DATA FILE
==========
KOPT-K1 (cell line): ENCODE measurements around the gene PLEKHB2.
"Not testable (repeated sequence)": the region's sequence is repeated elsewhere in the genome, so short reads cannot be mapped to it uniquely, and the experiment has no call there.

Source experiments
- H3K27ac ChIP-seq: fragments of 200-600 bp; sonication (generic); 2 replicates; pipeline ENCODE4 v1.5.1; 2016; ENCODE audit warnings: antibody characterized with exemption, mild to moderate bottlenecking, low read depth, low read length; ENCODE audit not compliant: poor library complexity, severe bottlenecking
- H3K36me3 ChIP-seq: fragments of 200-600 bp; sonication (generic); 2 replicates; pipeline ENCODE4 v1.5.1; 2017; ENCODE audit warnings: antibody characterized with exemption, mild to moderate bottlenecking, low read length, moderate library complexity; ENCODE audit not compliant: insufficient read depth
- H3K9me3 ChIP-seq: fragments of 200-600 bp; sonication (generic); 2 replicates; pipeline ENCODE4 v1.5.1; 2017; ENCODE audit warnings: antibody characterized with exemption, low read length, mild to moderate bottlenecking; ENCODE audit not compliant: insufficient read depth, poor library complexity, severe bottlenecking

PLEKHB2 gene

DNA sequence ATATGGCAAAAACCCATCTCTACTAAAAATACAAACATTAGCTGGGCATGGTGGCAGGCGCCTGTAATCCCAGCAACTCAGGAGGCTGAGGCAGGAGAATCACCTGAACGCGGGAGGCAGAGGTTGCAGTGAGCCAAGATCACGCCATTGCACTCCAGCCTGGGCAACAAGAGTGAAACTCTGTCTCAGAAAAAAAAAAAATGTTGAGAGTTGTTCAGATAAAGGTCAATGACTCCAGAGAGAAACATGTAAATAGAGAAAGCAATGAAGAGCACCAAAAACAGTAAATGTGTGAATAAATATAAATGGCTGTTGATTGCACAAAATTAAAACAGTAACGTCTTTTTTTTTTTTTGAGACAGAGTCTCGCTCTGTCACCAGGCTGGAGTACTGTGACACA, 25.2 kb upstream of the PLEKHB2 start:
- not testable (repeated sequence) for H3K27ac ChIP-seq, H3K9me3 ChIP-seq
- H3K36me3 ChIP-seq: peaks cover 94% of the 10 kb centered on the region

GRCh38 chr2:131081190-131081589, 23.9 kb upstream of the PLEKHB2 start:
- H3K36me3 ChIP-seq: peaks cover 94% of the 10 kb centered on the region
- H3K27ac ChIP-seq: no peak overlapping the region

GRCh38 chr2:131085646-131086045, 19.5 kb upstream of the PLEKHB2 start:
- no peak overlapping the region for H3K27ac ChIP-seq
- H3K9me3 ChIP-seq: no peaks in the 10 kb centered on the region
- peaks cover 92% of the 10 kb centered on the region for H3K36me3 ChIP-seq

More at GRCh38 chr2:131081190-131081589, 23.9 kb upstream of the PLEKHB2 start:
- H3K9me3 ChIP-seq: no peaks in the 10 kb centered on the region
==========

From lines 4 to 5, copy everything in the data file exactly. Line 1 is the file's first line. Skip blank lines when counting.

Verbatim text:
- H3K27ac ChIP-seq: fragments of 200-600 bp; sonication (generic); 2 replicates; pipeline ENCODE4 v1.5.1; 2016; ENCODE audit warnings: antibody characterized with exemption, mild to moderate bottlenecking, low read depth, low read length; ENCODE audit not compliant: poor library complexity, severe bottlenecking
- H3K36me3 ChIP-seq: fragments of 200-600 bp; sonication (generic); 2 replicates; pipeline ENCODE4 v1.5.1; 2017; ENCODE audit warnings: antibody characterized with exemption, mild to moderate bottlenecking, low read length, moderate library complexity; ENCODE audit not compliant: insufficient read depth